Fertilized eggs are held in a sac against the urosome of the female. When first released the eggs appear dark brown. As embryos develop the color and shade lightens until the mature embryos appear light brown with a dark eye spot just visible in each. Nauplius larvae emerge from the egg sac and swim freely. Newly released nauplii have up to four or five small lipid droplets regularly arranged in their body cavity. The first nauplius stage (N1) is very brief (a few hours) before the animals metamorphose to N2, then a rapid growth to N6. Following N6, the first copepodid stage (C1) occurs. By this stage the overall body form has changed from the
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  2. #2
    greg97527 - Reefkeeper CR Member
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    Default

    bump*
    perhaps this could be stickied, there are alot of people that could benefit from this, especially us mandarin owners.
    It's all about the reef. :YEAH:

  3. #3
    dakar - Reefkeeper CR Member
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    Sticky'd and added to the Featured Threads! That will keep it fresh until I get the Reference Library page finsihed and ready.

    How'd I miss this the first time around? Great Bump! Thanks for posting the info Greg!!!!!
    Every electronic device is manufactured with smoke stored deep inside... only a true genius can find a way to set it free.

  4. #4
    greg97527 - Reefkeeper CR Member
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    just trying to help, gonna be settin up a 10 gallon tank this weekend to start it out i think. had to wait for my fuge to explode with pods first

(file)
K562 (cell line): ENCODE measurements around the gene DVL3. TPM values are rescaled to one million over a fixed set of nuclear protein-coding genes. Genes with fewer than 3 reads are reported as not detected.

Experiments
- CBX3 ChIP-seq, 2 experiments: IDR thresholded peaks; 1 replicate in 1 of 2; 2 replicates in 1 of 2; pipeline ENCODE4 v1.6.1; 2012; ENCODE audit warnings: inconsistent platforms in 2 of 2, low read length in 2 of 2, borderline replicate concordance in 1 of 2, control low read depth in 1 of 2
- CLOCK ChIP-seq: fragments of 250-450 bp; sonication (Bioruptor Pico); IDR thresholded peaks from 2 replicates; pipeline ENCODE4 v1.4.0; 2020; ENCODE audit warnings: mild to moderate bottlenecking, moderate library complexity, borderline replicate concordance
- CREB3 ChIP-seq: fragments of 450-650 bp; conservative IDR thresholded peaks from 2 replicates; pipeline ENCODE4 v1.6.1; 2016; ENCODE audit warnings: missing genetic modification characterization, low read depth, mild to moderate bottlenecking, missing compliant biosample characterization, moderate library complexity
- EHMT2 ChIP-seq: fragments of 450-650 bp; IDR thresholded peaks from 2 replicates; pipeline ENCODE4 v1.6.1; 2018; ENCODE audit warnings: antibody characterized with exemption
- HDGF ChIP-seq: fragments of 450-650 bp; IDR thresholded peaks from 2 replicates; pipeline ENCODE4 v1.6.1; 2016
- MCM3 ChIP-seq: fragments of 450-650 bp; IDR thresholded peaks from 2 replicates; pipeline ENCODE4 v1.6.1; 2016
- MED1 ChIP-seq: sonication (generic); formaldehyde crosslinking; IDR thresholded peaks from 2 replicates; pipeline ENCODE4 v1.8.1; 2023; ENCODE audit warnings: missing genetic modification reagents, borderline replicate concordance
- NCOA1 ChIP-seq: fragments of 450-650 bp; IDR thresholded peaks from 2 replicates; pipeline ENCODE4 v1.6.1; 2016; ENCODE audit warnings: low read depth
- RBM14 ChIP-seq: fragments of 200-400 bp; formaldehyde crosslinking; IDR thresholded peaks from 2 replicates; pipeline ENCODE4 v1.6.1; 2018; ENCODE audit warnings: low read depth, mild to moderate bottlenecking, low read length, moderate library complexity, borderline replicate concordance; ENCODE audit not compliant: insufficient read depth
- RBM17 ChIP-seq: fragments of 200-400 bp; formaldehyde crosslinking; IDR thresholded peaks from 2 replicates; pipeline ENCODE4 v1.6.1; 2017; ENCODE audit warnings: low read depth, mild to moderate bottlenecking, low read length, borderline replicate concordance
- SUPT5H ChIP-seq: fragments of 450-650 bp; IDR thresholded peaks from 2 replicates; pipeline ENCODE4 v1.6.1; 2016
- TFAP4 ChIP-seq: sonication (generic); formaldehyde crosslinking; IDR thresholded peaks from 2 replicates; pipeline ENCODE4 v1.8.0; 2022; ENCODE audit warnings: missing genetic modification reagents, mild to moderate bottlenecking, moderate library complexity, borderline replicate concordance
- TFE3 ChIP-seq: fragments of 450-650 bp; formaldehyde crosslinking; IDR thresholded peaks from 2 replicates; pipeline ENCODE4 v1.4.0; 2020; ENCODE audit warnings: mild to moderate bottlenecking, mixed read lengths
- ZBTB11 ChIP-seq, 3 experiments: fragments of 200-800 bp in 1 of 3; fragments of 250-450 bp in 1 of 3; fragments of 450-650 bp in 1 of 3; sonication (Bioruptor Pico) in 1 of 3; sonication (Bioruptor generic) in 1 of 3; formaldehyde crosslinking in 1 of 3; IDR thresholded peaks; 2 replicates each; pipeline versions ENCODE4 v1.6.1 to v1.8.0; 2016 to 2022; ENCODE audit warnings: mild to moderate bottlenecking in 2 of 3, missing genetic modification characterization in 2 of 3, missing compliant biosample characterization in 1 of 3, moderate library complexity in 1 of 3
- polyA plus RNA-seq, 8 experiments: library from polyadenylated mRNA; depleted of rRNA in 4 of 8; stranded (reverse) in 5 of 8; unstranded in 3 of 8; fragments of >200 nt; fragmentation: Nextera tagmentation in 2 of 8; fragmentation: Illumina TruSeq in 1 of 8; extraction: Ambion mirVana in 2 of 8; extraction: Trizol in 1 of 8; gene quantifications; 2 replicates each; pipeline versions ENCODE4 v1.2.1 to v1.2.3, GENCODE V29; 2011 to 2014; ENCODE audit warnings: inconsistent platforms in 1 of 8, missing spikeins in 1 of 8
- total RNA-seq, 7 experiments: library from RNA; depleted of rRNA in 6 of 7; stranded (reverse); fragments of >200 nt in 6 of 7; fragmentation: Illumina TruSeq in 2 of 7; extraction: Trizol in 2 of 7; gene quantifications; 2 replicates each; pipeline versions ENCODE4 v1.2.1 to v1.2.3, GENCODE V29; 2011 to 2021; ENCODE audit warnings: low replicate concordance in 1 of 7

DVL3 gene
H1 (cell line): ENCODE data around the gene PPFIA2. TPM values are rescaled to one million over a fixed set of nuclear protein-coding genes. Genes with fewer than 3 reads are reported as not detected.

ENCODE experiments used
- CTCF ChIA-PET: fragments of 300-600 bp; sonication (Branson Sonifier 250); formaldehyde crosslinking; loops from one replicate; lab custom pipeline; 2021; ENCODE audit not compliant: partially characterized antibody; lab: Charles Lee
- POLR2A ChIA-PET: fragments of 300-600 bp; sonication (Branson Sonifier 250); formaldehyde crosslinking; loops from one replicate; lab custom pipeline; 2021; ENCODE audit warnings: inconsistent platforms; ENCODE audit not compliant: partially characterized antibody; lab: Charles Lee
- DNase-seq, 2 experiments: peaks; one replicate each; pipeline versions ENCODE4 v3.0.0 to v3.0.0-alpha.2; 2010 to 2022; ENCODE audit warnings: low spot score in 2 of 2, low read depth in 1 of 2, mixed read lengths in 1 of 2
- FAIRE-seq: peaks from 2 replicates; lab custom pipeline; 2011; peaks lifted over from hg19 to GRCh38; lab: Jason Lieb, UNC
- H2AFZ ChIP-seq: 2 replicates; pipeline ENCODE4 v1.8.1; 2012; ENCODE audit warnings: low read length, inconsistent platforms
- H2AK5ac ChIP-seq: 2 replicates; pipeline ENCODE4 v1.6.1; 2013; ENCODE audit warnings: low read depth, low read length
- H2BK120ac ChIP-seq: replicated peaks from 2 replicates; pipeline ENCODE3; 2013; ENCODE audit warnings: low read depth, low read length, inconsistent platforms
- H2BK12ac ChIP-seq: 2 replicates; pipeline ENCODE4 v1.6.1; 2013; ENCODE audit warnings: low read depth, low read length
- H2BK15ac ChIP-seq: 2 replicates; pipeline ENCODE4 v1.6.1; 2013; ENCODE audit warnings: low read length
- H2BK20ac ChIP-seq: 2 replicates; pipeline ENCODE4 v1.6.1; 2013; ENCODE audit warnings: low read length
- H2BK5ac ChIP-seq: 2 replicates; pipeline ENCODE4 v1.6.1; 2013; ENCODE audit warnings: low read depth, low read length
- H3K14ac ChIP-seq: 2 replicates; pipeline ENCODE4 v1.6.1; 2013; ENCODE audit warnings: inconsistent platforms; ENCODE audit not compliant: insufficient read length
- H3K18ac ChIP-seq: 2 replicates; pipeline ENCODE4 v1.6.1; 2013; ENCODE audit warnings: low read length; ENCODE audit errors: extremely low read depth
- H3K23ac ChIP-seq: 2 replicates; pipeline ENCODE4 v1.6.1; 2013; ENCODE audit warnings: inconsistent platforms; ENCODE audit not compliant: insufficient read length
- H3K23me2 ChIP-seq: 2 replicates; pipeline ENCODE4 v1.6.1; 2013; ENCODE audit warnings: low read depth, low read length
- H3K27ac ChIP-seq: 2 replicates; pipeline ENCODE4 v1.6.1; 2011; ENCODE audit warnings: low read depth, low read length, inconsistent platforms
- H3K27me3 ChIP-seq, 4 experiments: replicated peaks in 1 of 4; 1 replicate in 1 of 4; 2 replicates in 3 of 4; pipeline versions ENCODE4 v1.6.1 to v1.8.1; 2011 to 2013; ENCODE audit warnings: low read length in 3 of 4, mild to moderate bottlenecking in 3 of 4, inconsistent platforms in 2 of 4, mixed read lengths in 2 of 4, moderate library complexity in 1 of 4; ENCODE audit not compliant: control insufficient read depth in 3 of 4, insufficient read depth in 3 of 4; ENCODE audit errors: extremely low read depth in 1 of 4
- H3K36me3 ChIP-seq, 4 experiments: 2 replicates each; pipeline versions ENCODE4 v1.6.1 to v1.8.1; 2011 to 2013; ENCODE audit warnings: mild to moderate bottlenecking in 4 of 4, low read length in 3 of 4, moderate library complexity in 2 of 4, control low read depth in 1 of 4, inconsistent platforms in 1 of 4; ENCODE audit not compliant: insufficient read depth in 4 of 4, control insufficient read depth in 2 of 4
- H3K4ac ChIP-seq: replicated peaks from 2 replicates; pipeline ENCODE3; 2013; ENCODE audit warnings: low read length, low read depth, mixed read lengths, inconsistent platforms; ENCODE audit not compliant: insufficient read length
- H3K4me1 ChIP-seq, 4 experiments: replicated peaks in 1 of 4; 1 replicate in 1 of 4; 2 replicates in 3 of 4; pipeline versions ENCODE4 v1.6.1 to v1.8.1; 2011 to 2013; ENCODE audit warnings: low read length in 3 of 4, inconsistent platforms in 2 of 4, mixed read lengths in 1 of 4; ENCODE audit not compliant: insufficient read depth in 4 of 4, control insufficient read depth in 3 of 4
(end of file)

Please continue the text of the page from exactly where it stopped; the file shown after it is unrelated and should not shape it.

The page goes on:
It's all about the reef. :YEAH:

  5. #5
    jojo22 - Reefkeeper Registered User
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    Thanks alot greg now I have another project to undertake!! Not that that's a bad thing!!!
    Does water always taste like salt and poo????


  6. #6

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    Dakar, I've got this article on my forum with the pictures and stuff. Let me know if you want me to shoot you the code so you can add the pics..

    Eric
    120G Reef and 40B reef at work, 120G tank dry and dirty in the garage.

  7. #7
    dakar - Reefkeeper CR Member
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    Quote Originally Posted by perpetual98 View Post
    Dakar, I've got this article on my forum with the pictures and stuff. Let me know if you want me to shoot you the code so you can add the pics..

    Eric
    Pics too? Definately! Hopefully this evening after training things will be quiet and I can get the new pages up.
    Every electronic device is manufactured with smoke stored deep inside... only a true genius can find a way to set it free.

  8. #8
    greg97527 - Reefkeeper CR Member
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    Hey bud, just wondering if you have had any time to get the pages up? maybe im retarded and didnt see them lol, just a friendly reminder
    It's all about the reef. :YEAH:

  9. #9
    jojo22 - Reefkeeper Registered User
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    Does water always taste like salt and poo????


  10. #10
    Grue - Reefkeeper CR Member
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    I am thinking of setting up a coped tank. This setup will work but not for me. (Unless I have to do it) I am considering setting up a 10g with a undergravel sand filter with the old style bubble up the tubes for flow. Will this work? Using replaces tank water to start and a bit of live sand from my sump. My whole ideal is to Breed copeds and possible grow some Red tangs delight Macroalge. Any Thoughts? any ideals? Thanks in advance.
    Grue
    Don't Turn off the lights! The Grue's will get you!